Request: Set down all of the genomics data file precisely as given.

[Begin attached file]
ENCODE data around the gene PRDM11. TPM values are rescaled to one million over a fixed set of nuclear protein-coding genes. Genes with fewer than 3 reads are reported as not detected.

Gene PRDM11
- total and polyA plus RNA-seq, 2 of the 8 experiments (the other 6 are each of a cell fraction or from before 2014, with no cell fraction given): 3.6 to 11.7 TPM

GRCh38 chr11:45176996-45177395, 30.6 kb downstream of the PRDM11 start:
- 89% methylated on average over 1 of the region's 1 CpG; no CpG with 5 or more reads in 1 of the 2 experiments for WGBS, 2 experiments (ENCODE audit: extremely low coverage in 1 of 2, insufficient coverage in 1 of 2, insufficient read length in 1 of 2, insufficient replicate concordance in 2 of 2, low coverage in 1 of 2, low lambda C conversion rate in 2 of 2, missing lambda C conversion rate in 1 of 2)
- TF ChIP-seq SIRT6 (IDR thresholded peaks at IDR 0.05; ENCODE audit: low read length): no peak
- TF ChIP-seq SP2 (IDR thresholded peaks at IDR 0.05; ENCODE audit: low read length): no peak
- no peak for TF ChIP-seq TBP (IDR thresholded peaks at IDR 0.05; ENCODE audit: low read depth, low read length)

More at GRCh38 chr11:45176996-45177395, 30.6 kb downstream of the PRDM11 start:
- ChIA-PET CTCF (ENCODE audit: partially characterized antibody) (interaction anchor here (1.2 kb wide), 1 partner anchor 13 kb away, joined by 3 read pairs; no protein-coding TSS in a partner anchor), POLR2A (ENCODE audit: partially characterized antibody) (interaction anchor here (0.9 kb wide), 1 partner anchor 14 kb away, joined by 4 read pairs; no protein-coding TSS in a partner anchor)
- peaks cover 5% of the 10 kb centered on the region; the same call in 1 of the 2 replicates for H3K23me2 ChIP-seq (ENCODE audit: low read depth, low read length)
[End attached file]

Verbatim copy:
ENCODE data around the gene PRDM11. TPM values are rescaled to one million over a fixed set of nuclear protein-coding genes. Genes with fewer than 3 reads are reported as not detected.

Gene PRDM11
- total and polyA plus RNA-seq, 2 of the 8 experiments (the other 6 are each of a cell fraction or from before 2014, with no cell fraction given): 3.6 to 11.7 TPM

GRCh38 chr11:45176996-45177395, 30.6 kb downstream of the PRDM11 start:
- 89% methylated on average over 1 of the region's 1 CpG; no CpG with 5 or more reads in 1 of the 2 experiments for WGBS, 2 experiments (ENCODE audit: extremely low coverage in 1 of 2, insufficient coverage in 1 of 2, insufficient read length in 1 of 2, insufficient replicate concordance in 2 of 2, low coverage in 1 of 2, low lambda C conversion rate in 2 of 2, missing lambda C conversion rate in 1 of 2)
- TF ChIP-seq SIRT6 (IDR thresholded peaks at IDR 0.05; ENCODE audit: low read length): no peak
- TF ChIP-seq SP2 (IDR thresholded peaks at IDR 0.05; ENCODE audit: low read length): no peak
- no peak for TF ChIP-seq TBP (IDR thresholded peaks at IDR 0.05; ENCODE audit: low read depth, low read length)

More at GRCh38 chr11:45176996-45177395, 30.6 kb downstream of the PRDM11 start:
- ChIA-PET CTCF (ENCODE audit: partially characterized antibody) (interaction anchor here (1.2 kb wide), 1 partner anchor 13 kb away, joined by 3 read pairs; no protein-coding TSS in a partner anchor), POLR2A (ENCODE audit: partially characterized antibody) (interaction anchor here (0.9 kb wide), 1 partner anchor 14 kb away, joined by 4 read pairs; no protein-coding TSS in a partner anchor)
- peaks cover 5% of the 10 kb centered on the region; the same call in 1 of the 2 replicates for H3K23me2 ChIP-seq (ENCODE audit: low read depth, low read length)